Only three US states have legalized and regulated online gambling, each with some unique rule sets. Nevada offers online poker only. New Jersey said no to interstate player pooling (for now). Delaware said the first $3.75 million in annual revenue gets taxed at 100%. For iGaming operators, Delaware’s distinction is clearly the worst of all.
The Diamond State is home to less than 1 million people, and therefore has the lowest potential for generating any significant online gambling revenue. But when state officials first legalized and launched iGaming sites in 2013, they predicted a $5 million annual return.
Thus, to guarantee the state collected enough revenue to substantiate its decision to regulate the activity, they chose to stipulate that the first $3.75 million collected each year would belong to the state. Any excess would be taxed at a more reasonable rate, proving each operator with a profit.
Unfortunately for those operators – which include Delaware Park, Dover Downs and Harrington Raceway; all partnered with 888 – the last two years haven’t seen enough action to come anywhere close to exceeding the $3.75 million mark.
As a result, none of them have seen a single penny by way of online gambling profits. If the latest revenue reports from the Delaware Lottery can tell us anything about the future, they shouldn’t be expecting to earn money anytime soon, either.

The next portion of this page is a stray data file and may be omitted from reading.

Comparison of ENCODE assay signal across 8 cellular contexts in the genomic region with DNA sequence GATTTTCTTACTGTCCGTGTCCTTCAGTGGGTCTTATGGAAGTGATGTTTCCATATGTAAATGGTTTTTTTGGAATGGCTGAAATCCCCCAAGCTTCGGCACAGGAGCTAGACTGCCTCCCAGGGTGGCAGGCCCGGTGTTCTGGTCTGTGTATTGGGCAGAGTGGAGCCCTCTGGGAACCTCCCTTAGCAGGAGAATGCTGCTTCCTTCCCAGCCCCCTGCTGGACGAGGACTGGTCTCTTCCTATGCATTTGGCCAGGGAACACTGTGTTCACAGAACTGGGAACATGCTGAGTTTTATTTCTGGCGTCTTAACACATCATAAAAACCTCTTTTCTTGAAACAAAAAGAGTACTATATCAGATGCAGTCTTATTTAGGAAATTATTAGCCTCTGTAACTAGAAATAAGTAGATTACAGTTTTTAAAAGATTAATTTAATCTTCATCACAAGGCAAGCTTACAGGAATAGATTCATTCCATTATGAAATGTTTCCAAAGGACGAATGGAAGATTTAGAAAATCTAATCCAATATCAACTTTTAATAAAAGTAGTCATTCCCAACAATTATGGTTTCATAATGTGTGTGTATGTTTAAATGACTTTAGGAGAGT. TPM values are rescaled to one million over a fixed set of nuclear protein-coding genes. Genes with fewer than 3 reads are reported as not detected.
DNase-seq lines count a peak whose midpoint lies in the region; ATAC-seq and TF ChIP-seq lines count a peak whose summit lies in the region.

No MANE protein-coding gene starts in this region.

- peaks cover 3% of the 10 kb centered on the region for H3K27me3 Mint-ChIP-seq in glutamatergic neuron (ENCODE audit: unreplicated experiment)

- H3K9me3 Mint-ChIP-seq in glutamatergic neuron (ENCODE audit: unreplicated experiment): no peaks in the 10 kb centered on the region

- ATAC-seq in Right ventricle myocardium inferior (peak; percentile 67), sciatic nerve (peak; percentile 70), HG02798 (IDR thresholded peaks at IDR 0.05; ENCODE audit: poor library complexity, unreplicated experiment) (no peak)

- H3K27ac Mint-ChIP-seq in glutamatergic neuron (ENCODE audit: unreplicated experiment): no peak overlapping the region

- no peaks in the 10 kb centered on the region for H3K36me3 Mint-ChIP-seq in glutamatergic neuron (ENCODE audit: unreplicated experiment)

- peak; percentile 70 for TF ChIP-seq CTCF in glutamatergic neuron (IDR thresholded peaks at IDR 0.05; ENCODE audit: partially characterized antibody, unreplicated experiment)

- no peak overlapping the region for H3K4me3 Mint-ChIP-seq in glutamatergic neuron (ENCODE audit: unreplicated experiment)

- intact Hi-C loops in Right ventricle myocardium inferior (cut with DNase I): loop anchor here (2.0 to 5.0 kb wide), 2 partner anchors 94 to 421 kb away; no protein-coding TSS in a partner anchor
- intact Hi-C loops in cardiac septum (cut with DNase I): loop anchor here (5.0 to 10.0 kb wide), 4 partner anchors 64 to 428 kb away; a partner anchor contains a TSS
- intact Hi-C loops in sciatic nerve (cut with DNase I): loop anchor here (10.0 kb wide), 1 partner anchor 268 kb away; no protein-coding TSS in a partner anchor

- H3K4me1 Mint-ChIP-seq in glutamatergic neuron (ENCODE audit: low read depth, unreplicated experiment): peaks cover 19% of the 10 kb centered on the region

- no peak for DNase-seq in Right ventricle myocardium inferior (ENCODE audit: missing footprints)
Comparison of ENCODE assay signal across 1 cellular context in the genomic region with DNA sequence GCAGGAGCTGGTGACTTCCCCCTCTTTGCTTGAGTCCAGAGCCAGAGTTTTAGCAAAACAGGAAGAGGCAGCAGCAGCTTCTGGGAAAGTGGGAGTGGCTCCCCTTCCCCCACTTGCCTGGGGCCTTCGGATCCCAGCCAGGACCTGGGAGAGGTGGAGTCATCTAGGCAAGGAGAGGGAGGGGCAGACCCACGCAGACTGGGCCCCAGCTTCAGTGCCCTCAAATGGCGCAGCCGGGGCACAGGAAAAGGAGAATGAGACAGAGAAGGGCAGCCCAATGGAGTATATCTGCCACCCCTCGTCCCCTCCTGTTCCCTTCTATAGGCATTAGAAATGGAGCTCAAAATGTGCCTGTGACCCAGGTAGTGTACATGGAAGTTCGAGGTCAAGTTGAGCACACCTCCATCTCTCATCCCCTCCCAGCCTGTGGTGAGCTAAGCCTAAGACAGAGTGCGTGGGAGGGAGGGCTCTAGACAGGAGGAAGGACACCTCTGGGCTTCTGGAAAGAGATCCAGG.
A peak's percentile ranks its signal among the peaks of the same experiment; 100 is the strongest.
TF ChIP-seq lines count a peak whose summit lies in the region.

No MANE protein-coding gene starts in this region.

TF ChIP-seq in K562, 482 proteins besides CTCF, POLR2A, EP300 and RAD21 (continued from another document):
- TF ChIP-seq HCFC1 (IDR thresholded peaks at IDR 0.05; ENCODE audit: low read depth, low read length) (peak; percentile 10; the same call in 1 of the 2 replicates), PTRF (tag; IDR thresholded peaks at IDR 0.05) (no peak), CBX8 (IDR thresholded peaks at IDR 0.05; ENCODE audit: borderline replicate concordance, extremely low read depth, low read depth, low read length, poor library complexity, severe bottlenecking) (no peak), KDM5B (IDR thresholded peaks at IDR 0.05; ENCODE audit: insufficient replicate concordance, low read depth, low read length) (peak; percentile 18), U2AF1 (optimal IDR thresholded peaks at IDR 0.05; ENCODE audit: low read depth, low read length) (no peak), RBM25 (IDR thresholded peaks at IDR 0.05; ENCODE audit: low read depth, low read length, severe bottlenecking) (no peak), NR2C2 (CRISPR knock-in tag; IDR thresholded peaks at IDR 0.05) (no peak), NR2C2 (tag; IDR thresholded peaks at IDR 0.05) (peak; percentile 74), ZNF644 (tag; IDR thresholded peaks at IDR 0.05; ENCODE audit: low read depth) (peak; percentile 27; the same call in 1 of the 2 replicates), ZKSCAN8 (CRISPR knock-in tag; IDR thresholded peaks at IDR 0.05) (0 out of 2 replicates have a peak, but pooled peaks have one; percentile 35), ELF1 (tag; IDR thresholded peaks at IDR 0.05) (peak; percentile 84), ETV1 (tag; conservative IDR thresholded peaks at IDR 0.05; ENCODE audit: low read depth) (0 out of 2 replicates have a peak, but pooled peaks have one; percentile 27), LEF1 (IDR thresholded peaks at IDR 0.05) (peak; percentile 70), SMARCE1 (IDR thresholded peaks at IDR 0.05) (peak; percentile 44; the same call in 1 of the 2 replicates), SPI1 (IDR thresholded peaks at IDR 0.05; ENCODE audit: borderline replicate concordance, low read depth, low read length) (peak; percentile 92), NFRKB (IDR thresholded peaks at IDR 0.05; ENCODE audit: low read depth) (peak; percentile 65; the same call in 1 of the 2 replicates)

The DE Lottery has issued monthly revenue reports from its online gambling market ever since its sites went live on October 31, 2013. But instead of seeing an annual increase in revenue over the first two full years of operation, the state’s iGaming market seems to be moving backward.
For 2014, Delaware reported an overall harvest of $2.1 million. That figure wasn’t even close to the amount needed to put money back into the pockets of the casinos operating the online gambling websites, but it did incite hope that 2015 would be a better year.
Unfortunately, that hasn’t been the case. Although Delaware did see a spike in yield for the month of December 2015, relative to the same month in the previous year (rising 7.4% from $169,600 to $180,110), it wasn’t enough to offset the overall reduction in annual revenue.
In 2015, Delaware’s online gambling sites only pulled in $1.8 million, dropping 14% from the previous year.
Can Anything Turn Delaware iGaming Revenue Around?
There’s no big potential for the online casino market to grow much larger in Delaware, but the online poker scene could be a lot more fruitful if only there were more players to compete with. That being said…
There are only two potential things that could occur to bring the Diamond State’s iGaming revenue up high enough to possibly deliver a profit to its operators. One would be signing an interstate compact with New Jersey, like it has already done with Nevada. The other would be signing a compact with Pennsylvania, but of course that requires the Keystone State to move ahead with regulation.
Realistically, the only way the first will happen is if the latter occurs as well. NJ has steered clear of interstate compacts thus far, ostensibly because its market doesn’t stand to gain much from teaming up with the 0.9m-population of Delaware or 3m-population of Nevada.
If Pennsylvania entered the fray, however, bringing a 12m-population onto the scene, NJ (9m-population) might decide to partner with PA, which could result in much needed player pooling compacts between all 4 states.